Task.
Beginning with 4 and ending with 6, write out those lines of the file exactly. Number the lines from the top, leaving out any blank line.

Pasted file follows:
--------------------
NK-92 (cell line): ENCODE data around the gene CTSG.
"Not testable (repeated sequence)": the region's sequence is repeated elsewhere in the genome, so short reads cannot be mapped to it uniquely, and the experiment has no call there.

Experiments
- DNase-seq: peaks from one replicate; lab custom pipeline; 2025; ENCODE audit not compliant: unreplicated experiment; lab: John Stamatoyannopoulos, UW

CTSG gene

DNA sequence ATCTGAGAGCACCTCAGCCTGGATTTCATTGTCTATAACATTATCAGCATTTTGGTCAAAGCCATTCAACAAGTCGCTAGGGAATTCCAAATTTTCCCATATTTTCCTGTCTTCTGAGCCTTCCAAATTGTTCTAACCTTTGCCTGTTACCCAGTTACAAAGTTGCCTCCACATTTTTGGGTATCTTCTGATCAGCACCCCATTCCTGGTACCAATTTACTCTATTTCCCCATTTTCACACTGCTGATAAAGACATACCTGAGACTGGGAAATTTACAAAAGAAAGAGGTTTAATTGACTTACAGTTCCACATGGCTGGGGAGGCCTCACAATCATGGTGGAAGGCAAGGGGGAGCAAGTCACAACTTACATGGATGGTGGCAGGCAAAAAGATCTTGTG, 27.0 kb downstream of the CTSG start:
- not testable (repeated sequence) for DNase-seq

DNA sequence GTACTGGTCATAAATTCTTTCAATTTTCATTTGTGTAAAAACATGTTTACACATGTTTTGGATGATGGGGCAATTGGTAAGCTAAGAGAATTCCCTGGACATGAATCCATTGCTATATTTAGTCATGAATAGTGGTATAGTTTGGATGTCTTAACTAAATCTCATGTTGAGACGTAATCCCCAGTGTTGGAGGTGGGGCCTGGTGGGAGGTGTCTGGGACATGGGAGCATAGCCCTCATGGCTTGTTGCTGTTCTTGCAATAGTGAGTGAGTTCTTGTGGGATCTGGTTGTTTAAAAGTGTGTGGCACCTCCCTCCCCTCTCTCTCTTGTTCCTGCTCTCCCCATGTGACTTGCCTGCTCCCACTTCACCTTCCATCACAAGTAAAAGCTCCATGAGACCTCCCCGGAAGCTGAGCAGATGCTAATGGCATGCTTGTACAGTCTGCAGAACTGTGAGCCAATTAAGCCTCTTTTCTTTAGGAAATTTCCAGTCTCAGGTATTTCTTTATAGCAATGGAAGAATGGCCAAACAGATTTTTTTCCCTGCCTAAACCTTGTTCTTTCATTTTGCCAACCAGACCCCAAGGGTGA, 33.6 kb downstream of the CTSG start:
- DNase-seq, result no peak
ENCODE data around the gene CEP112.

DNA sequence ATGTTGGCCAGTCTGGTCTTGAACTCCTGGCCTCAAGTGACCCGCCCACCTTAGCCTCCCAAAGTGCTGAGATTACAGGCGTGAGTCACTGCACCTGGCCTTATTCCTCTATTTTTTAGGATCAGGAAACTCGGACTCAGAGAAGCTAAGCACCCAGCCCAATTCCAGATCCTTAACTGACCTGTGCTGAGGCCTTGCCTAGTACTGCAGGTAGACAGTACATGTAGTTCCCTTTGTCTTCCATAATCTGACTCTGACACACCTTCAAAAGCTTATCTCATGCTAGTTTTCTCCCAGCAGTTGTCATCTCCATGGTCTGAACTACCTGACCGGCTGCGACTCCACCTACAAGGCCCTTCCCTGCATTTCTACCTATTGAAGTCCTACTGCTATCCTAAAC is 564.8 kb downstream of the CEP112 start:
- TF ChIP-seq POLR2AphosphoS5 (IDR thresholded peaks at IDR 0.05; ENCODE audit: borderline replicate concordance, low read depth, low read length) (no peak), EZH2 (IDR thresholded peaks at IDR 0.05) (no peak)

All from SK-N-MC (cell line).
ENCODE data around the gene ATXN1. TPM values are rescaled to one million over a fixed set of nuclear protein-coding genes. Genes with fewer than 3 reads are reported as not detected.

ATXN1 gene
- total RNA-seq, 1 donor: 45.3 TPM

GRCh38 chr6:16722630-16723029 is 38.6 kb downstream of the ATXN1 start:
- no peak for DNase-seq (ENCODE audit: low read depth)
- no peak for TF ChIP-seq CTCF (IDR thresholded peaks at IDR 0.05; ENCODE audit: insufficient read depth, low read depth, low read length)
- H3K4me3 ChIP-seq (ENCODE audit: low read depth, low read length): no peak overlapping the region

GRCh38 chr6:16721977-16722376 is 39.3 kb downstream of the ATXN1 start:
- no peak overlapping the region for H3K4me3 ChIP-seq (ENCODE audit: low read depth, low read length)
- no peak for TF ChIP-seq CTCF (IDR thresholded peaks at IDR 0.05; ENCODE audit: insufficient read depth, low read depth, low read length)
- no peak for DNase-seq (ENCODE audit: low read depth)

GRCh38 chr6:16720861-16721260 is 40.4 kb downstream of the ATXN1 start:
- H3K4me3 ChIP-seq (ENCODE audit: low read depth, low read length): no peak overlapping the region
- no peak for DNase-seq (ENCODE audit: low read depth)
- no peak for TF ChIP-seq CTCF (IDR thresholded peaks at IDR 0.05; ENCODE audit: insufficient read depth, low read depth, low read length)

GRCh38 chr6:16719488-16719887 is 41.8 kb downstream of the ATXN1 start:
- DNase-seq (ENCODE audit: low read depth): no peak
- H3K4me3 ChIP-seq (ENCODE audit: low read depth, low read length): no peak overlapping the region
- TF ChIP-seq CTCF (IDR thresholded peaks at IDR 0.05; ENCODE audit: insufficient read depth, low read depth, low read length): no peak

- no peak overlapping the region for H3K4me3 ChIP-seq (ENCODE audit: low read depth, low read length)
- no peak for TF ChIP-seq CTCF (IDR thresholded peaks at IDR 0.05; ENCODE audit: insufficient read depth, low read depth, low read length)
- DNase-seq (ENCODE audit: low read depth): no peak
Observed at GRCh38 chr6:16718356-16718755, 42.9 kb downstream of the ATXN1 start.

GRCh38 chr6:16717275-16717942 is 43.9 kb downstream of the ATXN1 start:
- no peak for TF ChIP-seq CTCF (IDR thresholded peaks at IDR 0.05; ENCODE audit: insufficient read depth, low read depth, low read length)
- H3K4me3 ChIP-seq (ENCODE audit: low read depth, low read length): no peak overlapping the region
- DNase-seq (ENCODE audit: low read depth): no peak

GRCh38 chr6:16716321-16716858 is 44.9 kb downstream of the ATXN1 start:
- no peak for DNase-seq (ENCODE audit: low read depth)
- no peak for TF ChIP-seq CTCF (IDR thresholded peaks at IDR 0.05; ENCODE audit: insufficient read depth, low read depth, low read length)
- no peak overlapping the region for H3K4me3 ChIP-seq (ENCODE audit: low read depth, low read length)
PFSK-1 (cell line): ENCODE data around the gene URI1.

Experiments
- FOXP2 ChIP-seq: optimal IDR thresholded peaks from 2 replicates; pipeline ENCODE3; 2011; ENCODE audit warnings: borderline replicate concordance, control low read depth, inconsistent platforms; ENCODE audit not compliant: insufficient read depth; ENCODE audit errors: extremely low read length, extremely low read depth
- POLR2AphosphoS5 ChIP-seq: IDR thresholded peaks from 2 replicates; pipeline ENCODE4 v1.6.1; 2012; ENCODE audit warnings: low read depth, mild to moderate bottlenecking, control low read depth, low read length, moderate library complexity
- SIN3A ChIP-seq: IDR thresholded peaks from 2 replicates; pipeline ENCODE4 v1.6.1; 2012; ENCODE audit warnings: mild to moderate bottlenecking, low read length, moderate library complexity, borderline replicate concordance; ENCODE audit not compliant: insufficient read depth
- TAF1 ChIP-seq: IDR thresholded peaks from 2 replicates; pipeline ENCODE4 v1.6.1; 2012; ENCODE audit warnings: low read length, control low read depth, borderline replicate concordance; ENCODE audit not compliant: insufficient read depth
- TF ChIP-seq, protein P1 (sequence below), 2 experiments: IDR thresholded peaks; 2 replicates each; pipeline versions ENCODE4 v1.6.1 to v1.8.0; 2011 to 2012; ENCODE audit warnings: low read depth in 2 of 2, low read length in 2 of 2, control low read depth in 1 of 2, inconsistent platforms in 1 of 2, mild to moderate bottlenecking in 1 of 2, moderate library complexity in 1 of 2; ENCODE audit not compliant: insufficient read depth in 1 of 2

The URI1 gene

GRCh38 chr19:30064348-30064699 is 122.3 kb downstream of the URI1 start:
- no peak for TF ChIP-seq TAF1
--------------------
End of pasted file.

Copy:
- DNase-seq: peaks from one replicate; lab custom pipeline; 2025; ENCODE audit not compliant: unreplicated experiment; lab: John Stamatoyannopoulos, UW

CTSG gene

DNA sequence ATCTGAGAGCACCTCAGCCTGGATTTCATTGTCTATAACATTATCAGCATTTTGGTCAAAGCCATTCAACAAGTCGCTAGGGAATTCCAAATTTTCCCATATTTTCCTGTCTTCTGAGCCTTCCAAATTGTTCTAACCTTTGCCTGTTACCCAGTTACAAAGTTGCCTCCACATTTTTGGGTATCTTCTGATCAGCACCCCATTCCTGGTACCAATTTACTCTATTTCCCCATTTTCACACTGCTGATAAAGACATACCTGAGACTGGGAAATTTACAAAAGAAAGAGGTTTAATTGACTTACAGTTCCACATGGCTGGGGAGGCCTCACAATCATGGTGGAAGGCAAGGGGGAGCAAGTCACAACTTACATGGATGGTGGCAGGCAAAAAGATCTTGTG, 27.0 kb downstream of the CTSG start: